Internationally isolated and fearful of losing power, former Iraqi president Saddam Hussein made an astonishing move in the last years of his secular rule: He invited into Iraq clerics who preached an austere form of Islam that's prevalent in Saudi Arabia.
He also let extremely religious Iraqis join his ruling Baath Socialist Party. Saddam's bid to win over devout Muslims planted the seeds of the insurgency behind some of the deadliest attacks against US and Iraqi forces today, say Saudi dissidents and US officials.
"Saddam invited Muslim scholars and preachers to Iraq for his own survival," said Saad Fagih, a London-based Saudi dissident. "He convinced them that Shiites are the danger."
Shiite Muslims make up about 60 percent of Iraq's 26 million people and they strongly support planned Jan. 30 elections, hoping to reverse the longtime domination of Iraq's Sunni minority. The insurgency is thought to be run mostly by Sunnis who fear losing power.
Saudi Arabia's Wahhabi -- or Salafi -- brand of Sunni Islam began trickling into Iraq in the mid-1990s, at the height of punishing international sanctions for Saddam's invasion of Kuwait.
A Wahhabi mosque was even built in the Shiite holy city of Karbala at a time when Shiites were banned from worshipping their religion freely.
The words "God is great" were added to the Iraqi flag after Saddam's defeat in the 1991 Gulf War. He closed bars and nightclubs to appease Muslims.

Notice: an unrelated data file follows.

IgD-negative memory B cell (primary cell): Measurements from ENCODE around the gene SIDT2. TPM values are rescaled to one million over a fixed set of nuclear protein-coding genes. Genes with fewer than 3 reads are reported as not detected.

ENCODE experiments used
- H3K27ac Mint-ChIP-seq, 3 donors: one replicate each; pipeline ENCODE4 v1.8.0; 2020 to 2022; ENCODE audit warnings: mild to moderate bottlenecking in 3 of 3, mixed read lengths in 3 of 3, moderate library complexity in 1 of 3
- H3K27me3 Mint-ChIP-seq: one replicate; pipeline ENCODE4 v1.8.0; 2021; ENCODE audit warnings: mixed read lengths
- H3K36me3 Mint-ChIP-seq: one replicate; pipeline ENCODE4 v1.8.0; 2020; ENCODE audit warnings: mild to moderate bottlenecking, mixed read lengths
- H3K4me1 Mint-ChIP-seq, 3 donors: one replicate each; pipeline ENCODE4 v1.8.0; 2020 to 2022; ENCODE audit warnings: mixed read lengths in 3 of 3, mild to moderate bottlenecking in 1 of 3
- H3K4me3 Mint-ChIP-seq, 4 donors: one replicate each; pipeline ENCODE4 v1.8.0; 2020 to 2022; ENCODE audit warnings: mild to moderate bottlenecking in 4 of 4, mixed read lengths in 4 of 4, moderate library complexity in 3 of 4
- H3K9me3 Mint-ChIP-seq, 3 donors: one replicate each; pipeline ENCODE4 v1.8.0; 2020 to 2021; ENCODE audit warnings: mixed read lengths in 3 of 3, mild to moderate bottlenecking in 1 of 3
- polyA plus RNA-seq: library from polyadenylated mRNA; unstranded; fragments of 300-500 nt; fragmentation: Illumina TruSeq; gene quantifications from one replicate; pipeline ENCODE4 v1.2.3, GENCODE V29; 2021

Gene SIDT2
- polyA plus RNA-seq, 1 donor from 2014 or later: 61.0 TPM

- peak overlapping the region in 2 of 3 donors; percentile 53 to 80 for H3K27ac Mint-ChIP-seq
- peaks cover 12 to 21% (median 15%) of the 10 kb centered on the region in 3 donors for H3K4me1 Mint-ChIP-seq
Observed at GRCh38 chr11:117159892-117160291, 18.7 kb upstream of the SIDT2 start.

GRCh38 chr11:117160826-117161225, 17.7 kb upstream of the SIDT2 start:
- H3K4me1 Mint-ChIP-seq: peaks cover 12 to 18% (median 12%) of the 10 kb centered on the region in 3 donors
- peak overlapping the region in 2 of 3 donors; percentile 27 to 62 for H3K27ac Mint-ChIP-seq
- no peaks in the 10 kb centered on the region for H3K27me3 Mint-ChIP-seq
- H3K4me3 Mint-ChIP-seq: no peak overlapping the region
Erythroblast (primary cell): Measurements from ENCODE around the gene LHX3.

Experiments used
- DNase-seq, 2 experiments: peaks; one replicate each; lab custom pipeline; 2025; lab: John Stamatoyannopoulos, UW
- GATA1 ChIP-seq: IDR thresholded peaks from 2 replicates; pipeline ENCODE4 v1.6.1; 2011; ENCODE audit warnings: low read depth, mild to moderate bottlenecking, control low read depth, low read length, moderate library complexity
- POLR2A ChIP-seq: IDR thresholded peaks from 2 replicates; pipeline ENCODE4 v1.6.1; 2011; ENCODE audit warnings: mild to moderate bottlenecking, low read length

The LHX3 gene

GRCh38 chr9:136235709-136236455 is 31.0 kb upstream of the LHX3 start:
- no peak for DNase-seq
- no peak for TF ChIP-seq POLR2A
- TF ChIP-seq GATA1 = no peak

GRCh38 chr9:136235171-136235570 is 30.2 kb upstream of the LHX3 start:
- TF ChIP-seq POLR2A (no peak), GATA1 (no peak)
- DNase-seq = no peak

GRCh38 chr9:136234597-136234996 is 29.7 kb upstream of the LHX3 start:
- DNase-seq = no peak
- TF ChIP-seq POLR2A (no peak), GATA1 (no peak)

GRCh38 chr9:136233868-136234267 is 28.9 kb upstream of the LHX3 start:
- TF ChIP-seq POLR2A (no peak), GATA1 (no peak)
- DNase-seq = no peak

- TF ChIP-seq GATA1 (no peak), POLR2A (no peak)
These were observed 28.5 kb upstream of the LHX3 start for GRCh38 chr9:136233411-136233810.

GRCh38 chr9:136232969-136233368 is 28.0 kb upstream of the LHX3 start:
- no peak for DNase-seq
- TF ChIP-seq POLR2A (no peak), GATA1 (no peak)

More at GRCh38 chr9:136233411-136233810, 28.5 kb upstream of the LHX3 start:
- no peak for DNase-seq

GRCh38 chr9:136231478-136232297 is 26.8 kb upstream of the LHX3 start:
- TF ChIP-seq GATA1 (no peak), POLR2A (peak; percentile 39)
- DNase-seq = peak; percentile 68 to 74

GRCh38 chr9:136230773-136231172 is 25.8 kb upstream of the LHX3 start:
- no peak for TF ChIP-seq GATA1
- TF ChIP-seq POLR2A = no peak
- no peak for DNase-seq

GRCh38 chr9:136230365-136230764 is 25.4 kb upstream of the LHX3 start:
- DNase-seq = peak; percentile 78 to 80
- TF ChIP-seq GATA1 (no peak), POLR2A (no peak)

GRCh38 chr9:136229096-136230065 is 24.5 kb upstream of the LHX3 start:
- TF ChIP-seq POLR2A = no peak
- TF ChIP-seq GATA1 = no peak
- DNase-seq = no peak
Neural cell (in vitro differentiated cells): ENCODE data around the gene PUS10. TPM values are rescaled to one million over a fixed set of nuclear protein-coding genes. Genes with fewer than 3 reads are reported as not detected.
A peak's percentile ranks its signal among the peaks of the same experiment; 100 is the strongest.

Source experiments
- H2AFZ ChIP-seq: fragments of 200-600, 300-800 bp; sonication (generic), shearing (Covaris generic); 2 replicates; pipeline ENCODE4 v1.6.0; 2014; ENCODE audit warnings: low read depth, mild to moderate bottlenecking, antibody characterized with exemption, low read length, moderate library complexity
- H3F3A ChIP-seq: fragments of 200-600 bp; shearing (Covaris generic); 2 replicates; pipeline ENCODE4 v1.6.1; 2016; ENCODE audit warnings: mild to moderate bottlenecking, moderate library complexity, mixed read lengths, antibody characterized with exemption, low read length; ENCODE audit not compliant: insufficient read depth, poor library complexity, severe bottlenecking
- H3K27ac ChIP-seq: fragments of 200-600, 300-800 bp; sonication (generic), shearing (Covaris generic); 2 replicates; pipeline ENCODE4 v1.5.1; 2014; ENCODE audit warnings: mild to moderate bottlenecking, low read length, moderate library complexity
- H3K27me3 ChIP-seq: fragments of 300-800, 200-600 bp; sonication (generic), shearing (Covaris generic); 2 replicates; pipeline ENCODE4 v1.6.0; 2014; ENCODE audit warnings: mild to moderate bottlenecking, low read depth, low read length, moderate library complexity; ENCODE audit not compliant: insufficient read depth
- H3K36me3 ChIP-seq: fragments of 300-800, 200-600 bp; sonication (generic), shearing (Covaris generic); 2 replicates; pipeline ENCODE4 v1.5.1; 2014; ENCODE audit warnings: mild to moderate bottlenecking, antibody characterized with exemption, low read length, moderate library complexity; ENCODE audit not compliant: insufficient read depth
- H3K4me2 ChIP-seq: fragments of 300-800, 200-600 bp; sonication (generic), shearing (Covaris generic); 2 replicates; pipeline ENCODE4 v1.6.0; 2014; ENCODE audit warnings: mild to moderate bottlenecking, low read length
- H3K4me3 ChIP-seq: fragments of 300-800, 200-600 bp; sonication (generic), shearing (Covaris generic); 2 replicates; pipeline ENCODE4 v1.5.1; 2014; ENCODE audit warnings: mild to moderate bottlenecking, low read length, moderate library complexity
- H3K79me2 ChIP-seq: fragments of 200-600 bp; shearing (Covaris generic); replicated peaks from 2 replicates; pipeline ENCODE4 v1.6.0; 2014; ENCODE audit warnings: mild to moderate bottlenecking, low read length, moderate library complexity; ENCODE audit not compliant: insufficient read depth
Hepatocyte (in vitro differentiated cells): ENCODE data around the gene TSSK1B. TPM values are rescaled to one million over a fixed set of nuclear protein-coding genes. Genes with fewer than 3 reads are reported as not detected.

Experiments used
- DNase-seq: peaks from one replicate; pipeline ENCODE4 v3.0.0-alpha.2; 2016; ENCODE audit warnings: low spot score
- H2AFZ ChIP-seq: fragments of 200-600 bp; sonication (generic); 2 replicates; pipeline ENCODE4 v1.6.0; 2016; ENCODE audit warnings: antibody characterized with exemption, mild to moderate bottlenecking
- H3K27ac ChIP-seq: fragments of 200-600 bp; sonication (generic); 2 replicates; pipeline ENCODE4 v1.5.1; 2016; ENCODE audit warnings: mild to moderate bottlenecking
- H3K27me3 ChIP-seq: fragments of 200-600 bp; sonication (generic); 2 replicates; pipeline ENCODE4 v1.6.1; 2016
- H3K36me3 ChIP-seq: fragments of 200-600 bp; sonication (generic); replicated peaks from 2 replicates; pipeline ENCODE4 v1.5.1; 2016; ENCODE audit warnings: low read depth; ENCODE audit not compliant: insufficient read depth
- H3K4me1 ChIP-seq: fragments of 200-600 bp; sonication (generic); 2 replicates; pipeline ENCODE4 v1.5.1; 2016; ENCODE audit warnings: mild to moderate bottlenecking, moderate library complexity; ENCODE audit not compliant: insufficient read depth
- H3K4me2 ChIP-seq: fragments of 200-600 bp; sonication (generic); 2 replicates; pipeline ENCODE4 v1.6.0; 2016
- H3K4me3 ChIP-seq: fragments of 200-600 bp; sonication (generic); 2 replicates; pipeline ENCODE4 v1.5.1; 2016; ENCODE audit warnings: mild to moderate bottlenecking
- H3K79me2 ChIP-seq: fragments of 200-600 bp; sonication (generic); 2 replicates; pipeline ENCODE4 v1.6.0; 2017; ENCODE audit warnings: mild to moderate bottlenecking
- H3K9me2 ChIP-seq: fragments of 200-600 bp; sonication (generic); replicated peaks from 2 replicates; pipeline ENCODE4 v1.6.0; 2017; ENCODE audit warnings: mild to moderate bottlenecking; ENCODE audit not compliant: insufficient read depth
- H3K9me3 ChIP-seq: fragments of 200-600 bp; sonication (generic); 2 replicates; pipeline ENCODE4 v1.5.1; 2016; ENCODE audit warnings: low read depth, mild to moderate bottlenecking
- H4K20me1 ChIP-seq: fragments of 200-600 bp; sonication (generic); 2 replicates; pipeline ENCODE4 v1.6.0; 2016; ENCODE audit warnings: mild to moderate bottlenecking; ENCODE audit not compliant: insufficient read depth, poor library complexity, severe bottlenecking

Around the same time, several militant Islamic groups, including Jund al-Islam (Islam's Soldier), started taking root in the mountains of northern Iraq along the Iranian border.
After the Sept. 11, 2001 attacks on the US, these Salafi groups reorganized under Ansar al-Islam, which had ties with Osama bin Laden's al-Qaeda and with Jordanian militant leader Abu-Musab al-Zarqawi, a leader of the current insurgency.
Ansar al-Islam, which adhered to a rigid Salafi ideology, seems to have been destroyed during the initial days of the US-led invasion when its bases were attacked by US forces in March 2003.
There's no question, however, that Saddam invited Islamic extremists into Iraq.
The core insurgency is Iraqi Sunni Muslims -- a volatile mix of groups and freelancers who include loyalists of the former Baath Party, Fedayeen militiamen, former Republican Guard and intelligence agents, Islamic extremists, paid common criminals and disaffected Iraqis.
The Sunni resistance at first wanted to use al-Zarqawi as a tool to draw support for their cause, according to Fagih, who maintains contacts in Saudi Arabia.
"Foreigners came and were ready to kill themselves," he said, but the Sunni resistance discovered it couldn't control al-Zarqawi. "He's like an unguided missile."
Now, US officials say it is local insurgents -- essentially former regime elements and Islamic extremists, and not foreign fighters -- who are proving difficult to defeat.
"If in Iraq there were only al-Zarqawi or al-Qaida, the situation would be manageable," a US government official based in Iraq said on condition of anonymity. "It would be just like any country with terrorist problems. Al-Zarqawi and al-Qaeda wouldn't have the effect of what we are seeing now."